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Can we afford a Universal Basic Income?

February 10, 2018 2:40 PM
By Michael Berwick-Gooding in Liberal Democrat Voice

In the last few years there have been a number of reports which consider the introduction of a Citizens' Income and how it can be funded. Towards the end of last year I came across the Compass report - "Universal Basic Income: An idea whose time has come?" written by Howard Reed and Stewart Lansley (and partly funded by the Joseph Rowntree Foundation).

Howard Reed and Stewart Lansley in the Compass report set out two schemes for a Citizens' Income, both of which keep the existing means-tested benefits, the existing State Pension, replaces Child Benefit and increases the higher National Insurance rate to 12% and abolishes the Income Tax Personal Allowance. Their scheme 1 gives children a Citizens Income of £49 per week, adults under 25 £51, adults over 25 £61 and pensioners an extra £41. It also increases all Income Tax rates by 3%. Their scheme 2 increases the Citizens Income rates by £10 and all Income Tax rates by a further 2%.

The RSA report "Creative citizen, creative state: the principles and pragmatic case for a Universal Basic Income" written by Anthony Painter and Chris Thoungpointed out that there were big tax cuts in 2015-16 totally £19.5 billion (including £8 billion to increase the Income Tax Personal Allowance to £10,600) so we should not be too concerned about having a shortfall in funding as the Citizens Income Trust might have of over £10 billion.

I have in the past suggested that the Basic Citizens' Income should replace the Income Tax Personal Allowance at an equivalent level. In 2020 this should be £48.08 a week as it is planned to raise the Personal Allowance to £12,500 at least then and maybe a little earlier. The extra cost of providing this level of Citizens' Income to all adults of working age is about £26.75 billion.

According to the IFS increasing the National Insurance higher rate for those earning below £100,000 a year to 12% should raise £10.1 billion. Extending National Insurance to all forms of income should raise more than £6 billion (12 x £300 million plus 12 x £200 million based on ONS figures <>). Both the RSA and the IFS state that restricting tax relief on pension contributions to the basic rate will generate £10 billion. Just making these three changes should generate over £26.1 billion. It should be acceptable for the government to cope with any possible small shortfall.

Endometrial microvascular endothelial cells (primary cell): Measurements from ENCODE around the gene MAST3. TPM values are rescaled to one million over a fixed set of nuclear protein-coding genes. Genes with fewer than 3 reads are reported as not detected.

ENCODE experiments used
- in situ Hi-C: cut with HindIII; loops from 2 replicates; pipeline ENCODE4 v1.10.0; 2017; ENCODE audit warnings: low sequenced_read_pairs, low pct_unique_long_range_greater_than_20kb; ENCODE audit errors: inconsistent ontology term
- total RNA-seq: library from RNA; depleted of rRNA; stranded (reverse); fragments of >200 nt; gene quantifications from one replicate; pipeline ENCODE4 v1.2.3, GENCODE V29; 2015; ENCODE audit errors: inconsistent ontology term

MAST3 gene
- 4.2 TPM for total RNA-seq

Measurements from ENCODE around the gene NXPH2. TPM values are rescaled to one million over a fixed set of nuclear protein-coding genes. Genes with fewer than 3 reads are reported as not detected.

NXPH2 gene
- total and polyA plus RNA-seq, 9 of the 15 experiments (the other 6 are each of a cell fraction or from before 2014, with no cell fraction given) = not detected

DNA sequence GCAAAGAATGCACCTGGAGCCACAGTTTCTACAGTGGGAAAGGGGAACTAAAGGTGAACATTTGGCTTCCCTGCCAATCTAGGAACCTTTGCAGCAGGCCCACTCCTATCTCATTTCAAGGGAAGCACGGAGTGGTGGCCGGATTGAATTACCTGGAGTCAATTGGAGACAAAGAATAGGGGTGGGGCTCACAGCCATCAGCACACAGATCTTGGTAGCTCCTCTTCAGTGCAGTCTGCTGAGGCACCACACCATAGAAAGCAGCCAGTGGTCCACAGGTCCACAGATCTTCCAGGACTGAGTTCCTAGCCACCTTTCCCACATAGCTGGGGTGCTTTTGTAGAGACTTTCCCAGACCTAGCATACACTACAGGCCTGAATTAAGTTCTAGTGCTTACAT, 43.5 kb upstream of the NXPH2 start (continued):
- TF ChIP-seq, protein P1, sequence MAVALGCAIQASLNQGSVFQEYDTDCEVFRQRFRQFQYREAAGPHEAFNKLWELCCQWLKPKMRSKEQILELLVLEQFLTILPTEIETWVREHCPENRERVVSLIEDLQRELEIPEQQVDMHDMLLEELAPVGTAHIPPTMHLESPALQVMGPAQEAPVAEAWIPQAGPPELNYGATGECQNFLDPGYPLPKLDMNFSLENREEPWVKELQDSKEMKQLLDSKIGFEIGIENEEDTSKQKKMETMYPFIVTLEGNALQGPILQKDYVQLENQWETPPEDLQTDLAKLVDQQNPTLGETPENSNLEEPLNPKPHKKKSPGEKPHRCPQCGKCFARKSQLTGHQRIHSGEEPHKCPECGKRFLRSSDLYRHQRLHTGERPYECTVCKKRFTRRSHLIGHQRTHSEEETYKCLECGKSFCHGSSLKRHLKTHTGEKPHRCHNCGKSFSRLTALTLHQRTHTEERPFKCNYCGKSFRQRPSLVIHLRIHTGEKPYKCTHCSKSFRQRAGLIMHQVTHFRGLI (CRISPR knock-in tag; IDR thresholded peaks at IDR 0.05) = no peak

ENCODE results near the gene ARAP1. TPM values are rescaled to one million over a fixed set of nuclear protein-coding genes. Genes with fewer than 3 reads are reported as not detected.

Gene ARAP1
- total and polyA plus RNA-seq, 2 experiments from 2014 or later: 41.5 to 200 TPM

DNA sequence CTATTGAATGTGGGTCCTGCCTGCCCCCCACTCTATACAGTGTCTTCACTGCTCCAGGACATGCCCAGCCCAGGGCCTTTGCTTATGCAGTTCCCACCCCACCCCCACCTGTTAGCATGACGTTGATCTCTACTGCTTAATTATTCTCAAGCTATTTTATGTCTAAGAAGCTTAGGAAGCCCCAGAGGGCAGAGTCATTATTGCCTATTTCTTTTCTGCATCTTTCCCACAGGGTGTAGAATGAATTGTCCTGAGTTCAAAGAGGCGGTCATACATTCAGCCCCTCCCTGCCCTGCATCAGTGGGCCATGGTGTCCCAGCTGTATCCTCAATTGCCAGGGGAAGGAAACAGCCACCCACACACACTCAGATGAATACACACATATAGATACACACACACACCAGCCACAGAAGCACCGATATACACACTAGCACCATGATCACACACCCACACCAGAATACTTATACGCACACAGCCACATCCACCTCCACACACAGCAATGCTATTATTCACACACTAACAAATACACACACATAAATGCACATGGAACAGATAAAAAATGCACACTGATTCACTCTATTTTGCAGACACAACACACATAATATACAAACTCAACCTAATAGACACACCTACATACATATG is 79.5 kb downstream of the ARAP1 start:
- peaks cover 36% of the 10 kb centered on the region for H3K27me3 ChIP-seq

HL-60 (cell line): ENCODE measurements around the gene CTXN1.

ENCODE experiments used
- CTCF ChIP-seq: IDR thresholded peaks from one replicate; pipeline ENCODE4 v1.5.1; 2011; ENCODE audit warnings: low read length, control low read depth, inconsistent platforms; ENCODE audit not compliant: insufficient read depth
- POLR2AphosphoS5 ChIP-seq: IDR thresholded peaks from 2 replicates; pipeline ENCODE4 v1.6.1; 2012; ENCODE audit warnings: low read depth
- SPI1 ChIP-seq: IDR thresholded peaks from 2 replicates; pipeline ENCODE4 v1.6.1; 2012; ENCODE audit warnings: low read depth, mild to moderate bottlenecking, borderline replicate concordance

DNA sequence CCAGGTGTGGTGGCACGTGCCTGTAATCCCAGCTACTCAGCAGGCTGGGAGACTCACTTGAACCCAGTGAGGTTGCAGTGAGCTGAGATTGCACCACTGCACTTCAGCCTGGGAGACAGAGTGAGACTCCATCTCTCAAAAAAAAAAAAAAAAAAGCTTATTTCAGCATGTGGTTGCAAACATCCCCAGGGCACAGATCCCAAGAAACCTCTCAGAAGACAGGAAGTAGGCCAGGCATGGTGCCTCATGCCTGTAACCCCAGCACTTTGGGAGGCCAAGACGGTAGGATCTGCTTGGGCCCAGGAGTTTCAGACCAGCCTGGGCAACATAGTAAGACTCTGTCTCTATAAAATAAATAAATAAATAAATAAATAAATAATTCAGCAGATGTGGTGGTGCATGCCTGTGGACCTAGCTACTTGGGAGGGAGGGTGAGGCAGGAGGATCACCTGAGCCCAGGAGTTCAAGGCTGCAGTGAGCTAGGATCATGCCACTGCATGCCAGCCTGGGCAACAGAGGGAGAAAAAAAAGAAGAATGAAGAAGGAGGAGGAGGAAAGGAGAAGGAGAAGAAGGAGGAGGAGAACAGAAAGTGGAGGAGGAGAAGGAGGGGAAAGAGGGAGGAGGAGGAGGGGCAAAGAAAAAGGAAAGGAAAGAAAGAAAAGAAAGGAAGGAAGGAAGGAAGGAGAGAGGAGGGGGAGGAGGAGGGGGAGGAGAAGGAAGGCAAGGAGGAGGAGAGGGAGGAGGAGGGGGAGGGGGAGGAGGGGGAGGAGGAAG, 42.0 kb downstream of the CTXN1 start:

Therefore introducing a very Basic Citizens Income for working age adults while keeping all the existing benefits is affordable. And at £48.08 does not increase any rates of Income Tax.

If the Citizens' Income and Child Benefit were increased by £5 a week according to the Compass report this will cost £11 billion. They state that increasing all levels of Income Tax by 1 pence would generate £10.4 billion - again almost covering the full cost. It would mean that everyone earning less than £26,000 a year would be better off and those with two children would be better off if they earned less than £78,000.

Over a period of five years the Citizens Income for adults of working age could be £73.08 per week and Child Benefit could be £45.70 for the first child and £38.70 for the additional children. However, all the rates of Income Tax will have increased by 5% to 25%, 45% and 50%. This compares well to the Compass scheme 2 which has rates for children of £59 per week, for adults under 25 £61, for adults over 25 £71 and for pensioners an extra £41. However their scheme 2 has a shortfall in funding of £8.2 billion (while mine only of about £600 million) and treats the Citizens Income of adults and children as income and so reduces mean-tested benefits accordingly and there are losers among the bottom third poorest people.

With my second scheme for a Basic Citizens Income for adults of working age and increased child benefits coupled with retaining the existing benefit system (and not treating Citizens Income or Child Benefit as income) an unemployed couple with two children would receive £196.16 per week on top of their Universal Credit of £266.93 taking them to £463.09 well above the amount the Joseph Rowntree Foundation state in their report UK Poverty 2017 that a couple with two children aged 5 and 14 need each week - £401 (using 2015/16 figures).

* Michael Berwick-Gooding is a Liberal Democrat member in Basingstoke and has held various party positions at local, regional and English Party level. He posts on this site as Michael BG

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